Cope with RA by Changing Your Thinking

Thirty-seven years is a long time to cope with RA. One of the many tools in my toolbox is to develop flexibility in my thinking so that I can change how I think about not only RA, but other things in my life. This month on HealthCentral, I offer my perspective on perception, along with six things to work on to help you broaden your perspective.

When you live with a chronic illness such as rheumatoid arthritis (RA), how you think and feel about your condition can have a huge impact on your emotional, mental, and often, physical health.

Pleasing or paralyzing perceptions?

As you go about your day, you are consciously, and unconsciously, monitoring and appraising your surroundings, which feed your senses. You then draw conclusions based upon your past experiences, your knowledge, and even how you currently feel.

What thoughts went through your head when you first received your diagnosis? My life is over! I won't ever be able to do [your activity] again! A major flare-up may lead you to the conclusion that you will never get better, that you will always feel the way you feel in that moment.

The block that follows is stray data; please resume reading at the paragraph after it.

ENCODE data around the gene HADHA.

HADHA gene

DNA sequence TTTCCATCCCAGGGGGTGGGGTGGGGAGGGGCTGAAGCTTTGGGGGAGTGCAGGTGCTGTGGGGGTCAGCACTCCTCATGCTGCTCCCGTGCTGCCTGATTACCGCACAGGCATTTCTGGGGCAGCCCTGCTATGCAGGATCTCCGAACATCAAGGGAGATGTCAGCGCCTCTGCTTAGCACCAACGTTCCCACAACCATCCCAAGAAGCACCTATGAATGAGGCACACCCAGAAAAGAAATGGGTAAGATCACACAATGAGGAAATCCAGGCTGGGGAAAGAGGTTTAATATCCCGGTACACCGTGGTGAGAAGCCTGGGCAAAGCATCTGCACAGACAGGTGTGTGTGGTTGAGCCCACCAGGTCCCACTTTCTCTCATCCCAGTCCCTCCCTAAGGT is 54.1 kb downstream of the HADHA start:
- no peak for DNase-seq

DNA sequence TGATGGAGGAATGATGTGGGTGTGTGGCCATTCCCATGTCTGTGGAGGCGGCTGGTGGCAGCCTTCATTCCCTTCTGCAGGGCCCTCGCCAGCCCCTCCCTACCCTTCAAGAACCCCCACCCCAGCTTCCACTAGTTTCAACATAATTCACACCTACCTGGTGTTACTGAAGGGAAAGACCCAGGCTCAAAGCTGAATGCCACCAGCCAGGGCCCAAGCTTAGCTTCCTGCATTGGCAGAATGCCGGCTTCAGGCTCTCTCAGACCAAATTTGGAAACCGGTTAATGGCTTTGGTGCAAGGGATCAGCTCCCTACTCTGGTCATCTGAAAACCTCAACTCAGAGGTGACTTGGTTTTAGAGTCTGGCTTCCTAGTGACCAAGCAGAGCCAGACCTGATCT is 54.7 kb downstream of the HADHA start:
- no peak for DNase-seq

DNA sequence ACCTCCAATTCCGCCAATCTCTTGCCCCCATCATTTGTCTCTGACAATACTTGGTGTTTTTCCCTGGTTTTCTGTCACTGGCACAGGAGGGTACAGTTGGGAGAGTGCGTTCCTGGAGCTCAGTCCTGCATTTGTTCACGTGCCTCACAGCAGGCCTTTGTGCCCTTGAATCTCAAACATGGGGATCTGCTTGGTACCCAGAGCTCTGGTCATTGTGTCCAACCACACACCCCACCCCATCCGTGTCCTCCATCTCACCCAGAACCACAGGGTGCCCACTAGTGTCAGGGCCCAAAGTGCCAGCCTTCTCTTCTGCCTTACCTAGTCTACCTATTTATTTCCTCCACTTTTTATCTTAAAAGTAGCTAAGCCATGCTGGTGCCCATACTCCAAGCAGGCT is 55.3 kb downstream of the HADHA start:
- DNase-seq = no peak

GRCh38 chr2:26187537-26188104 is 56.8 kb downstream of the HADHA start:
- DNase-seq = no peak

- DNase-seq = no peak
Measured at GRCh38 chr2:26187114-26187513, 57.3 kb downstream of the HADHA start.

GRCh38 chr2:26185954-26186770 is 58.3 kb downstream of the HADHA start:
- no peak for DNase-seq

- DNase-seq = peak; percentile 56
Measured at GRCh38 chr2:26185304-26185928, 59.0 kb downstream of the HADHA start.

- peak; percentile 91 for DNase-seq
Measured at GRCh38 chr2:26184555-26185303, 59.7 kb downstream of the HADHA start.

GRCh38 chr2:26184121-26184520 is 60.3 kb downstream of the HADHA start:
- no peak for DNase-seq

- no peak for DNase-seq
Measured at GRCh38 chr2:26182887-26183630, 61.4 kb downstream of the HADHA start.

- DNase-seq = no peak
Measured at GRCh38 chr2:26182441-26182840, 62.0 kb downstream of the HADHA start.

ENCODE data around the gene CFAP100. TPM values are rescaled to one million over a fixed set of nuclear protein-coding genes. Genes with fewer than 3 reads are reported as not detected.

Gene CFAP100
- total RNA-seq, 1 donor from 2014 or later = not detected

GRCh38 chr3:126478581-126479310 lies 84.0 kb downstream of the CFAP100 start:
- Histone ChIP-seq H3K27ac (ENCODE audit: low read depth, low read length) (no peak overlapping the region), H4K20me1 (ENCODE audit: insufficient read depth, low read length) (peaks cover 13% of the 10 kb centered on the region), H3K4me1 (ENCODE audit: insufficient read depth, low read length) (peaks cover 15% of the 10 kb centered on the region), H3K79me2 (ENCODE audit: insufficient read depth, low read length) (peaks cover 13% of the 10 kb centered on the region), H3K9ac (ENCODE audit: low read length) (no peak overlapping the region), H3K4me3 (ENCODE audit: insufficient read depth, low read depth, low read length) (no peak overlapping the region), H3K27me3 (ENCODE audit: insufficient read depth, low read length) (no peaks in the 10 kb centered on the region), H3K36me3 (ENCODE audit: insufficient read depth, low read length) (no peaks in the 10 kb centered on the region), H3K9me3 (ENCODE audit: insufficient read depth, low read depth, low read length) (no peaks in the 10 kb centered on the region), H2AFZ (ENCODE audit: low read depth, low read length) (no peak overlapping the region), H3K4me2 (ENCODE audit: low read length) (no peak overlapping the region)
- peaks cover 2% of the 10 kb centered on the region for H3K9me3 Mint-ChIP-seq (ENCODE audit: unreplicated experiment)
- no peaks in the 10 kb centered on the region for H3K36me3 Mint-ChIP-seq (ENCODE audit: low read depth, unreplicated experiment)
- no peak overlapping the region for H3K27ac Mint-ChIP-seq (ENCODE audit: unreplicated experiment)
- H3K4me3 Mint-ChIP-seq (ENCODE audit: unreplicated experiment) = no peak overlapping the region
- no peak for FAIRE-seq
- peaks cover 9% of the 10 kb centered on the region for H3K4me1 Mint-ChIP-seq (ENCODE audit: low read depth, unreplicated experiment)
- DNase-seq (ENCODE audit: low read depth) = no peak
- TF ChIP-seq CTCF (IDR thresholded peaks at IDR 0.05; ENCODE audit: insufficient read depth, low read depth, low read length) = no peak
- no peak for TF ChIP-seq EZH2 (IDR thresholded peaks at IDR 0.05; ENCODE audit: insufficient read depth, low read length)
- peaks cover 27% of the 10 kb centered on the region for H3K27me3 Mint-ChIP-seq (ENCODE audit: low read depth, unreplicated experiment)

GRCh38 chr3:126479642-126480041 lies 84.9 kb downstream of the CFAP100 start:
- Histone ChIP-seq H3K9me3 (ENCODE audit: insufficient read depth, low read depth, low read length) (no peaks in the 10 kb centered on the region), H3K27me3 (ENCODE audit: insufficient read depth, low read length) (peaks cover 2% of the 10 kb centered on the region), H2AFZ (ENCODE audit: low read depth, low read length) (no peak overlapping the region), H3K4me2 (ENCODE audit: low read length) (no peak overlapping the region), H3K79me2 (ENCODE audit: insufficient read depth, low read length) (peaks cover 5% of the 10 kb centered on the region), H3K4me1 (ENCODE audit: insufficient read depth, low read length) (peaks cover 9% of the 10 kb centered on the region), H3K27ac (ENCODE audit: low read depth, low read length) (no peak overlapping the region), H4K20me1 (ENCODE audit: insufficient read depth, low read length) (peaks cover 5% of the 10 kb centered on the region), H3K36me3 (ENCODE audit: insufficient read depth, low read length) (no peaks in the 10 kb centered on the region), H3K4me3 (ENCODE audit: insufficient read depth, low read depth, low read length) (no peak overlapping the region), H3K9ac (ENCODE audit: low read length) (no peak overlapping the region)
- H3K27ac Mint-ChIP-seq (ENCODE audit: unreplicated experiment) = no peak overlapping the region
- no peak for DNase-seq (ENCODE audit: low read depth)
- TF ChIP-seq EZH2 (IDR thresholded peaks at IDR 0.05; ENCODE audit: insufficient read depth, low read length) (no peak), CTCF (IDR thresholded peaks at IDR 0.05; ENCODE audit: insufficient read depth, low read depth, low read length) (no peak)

Read the rest of the article here: Change Your Thinking to Cope Better with Rheumatoid Arthritis.

2 Replies to “Cope with RA by Changing Your Thinking”

  1. I think there are things in your article, Marianna, that could apply to any physical condition and I congratulate you over and over for being a shining star for people with RA. You demonstrate from the start that a positive outlook on your life and situation keeps you moving, physically and mentally. Great post.

    1. Thanks for your on-going support, Beth. I appreciate it, and you!

      I think we all have our “moments”, but the important thing is to pick ourselves up, dust ourselves off, then start over again.

      Wishing you a wonderful holiday season – filled with things that make your heart sing.

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